But let's go a bit deeper than this.

First, nation will tend to need a standing military force; maybe not a large one, but there are situations that can arise too quickly to allow a nation to build an army from scratch. This is doubly true of modern fighting forces that require precision equipment and people trained to use it.

Second, while people can join the military for many reasons, in the end, the job description is the same: when there's a big ugly threat coming towards your home, and anyone with any sense is running away, you'll be the one who runs towards it, to stop it, or die trying. Whether this is exactly what an individual soldier wants, this is what soldiers signs up for, to risk injury or death defending their home.

Third, while members of the military are bound to disobey illegal orders, they are similarly bound to obey lawful ones. Unless an order is clearly unlawful, a soldier can be subject to court martial for disobeying orders. Further, even if a soldier has moral questions about a mission, one of the things soldiers are picked for is a desire to be part of something bigger. Anyone who has been in the military for a while is going to want to deploy to help take care of the rest of the team.

Take it together, and what do you get? The military is a group of people who are necessary, and who must give up some moral autonomy in order to have the chance to defend their home. They don't get to pick their mission; once the mission is picked for them, they have to go out and do their best to get it done. Even if they think the mission might be morally wrong, they're in a position where they must be willing to put aside their doubts, both pragmatically, and out of a sense of duty to each other.

For people like Mr. Jacoby, I'll provide a further translation: you can't blame the soldiers for their mission, so long as they fight honorably and well.

If you want to blame someone for, say, invading Iraq, you don't blame the soldiers, because they didn't get to decide to invade Iraq. Their decision was to join the military and follow orders, not to invade.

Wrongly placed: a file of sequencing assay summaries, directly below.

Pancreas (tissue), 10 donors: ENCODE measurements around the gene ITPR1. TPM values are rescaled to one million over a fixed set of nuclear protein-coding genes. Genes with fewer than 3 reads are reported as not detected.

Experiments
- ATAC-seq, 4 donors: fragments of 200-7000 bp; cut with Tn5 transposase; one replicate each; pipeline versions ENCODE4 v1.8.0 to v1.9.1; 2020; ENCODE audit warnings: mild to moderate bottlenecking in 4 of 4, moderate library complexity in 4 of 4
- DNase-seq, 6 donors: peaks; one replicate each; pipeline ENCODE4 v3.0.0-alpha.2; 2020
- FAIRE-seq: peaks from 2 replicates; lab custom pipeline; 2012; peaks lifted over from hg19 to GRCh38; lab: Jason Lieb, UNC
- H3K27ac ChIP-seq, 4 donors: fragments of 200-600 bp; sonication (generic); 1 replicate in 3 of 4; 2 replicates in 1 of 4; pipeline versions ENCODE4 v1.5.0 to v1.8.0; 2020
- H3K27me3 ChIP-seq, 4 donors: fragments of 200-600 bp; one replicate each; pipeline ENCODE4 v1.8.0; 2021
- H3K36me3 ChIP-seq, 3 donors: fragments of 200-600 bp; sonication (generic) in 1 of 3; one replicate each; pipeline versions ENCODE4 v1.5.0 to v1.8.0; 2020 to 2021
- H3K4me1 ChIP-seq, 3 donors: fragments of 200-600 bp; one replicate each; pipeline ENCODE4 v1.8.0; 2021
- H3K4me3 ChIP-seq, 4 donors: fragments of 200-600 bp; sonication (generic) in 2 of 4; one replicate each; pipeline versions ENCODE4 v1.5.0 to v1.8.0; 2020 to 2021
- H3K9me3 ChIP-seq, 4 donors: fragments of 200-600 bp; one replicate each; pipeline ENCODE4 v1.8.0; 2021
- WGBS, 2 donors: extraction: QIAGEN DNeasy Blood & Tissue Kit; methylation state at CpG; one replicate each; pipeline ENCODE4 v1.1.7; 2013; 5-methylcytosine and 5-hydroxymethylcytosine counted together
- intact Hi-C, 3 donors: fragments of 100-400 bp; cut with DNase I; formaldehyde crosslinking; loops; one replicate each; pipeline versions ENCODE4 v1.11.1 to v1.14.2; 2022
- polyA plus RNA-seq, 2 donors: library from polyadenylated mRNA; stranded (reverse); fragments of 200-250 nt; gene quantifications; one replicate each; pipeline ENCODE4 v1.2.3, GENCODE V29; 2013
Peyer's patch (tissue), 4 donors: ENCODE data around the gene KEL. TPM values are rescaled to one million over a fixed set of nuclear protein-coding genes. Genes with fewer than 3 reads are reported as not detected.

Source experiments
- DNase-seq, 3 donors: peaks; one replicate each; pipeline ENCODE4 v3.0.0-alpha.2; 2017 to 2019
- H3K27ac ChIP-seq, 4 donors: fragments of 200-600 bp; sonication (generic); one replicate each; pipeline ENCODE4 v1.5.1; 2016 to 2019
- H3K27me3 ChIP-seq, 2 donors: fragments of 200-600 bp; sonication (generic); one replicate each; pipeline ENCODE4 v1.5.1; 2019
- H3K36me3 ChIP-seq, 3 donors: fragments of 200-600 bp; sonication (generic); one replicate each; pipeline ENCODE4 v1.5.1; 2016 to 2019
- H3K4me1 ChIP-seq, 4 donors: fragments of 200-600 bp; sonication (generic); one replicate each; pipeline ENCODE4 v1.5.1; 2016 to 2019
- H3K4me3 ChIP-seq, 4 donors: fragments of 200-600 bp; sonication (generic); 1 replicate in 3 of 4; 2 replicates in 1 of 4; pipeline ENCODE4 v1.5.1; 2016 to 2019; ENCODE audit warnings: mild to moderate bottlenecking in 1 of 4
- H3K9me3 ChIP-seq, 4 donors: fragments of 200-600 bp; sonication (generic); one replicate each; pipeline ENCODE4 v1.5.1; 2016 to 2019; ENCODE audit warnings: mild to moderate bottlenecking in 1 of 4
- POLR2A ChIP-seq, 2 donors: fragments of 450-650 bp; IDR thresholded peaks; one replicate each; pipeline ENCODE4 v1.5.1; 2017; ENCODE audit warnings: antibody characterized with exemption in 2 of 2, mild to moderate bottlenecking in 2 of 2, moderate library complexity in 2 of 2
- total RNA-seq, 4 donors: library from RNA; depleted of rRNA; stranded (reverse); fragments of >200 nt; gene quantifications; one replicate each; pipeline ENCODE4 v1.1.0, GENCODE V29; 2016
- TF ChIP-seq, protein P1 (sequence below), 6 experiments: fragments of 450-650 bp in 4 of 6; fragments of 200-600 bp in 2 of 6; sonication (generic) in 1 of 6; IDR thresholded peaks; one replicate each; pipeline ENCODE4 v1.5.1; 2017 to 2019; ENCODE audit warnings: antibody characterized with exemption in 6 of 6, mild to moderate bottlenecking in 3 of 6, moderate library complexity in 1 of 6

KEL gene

No, if someone gets the blame for Iraq, it has to be the people who gave the orders for the military to go to Iraq.

Much though I'd like to say "... and that's the Bush administration," I can't. Because, in the end, we're the ones responsible for this country. If we, the people of the United States, had stood up and shouted "no" loudly enough, Bush wouldn't have invaded. It might have required an act of Congress, but he would have been stopped. Bush and his administration bear much more responsibility than any of us, but in the end, we're the ones who decide what missions the soldiers get sent on.

And that's all the more reason for us to be upset when we feel that the soldiers are being misused. Hundreds of thousands of people have died in Iraq; I, as a US citizen, own a small piece of that. Thousands of our military people have been killed or maimed, and I, as a US citizen, own a small piece of that, too.

How can I not support the troops? They're not the ones who bear the blame for what has been happening in Iraq. They bear exactly as much responsibility for having that job to do as any other voter has. Any member of the military who fights honorably and well has my respect, and my gratitude... in spite of what people like Mr. Jacoby might say.

He goes on to suggest that folks like me (who think the war in Iraq was immoral and foolish, and, in addition, horribly mismanaged due to poor leadership) are hoping for "defeat". No, Mr. Jacoby, the problem is, we've already been defeated.

Remember? We were going to sweep in, install a government, and *bam*, we're outta there, ready to tackle the next dangerous dictator. We were going to make an object lesson of Iraq. Anyone (read as: North Korea or Iran) who didn't do what we told them to do was going to be scared to death of American military might, and realize that their days as dictators were numbered.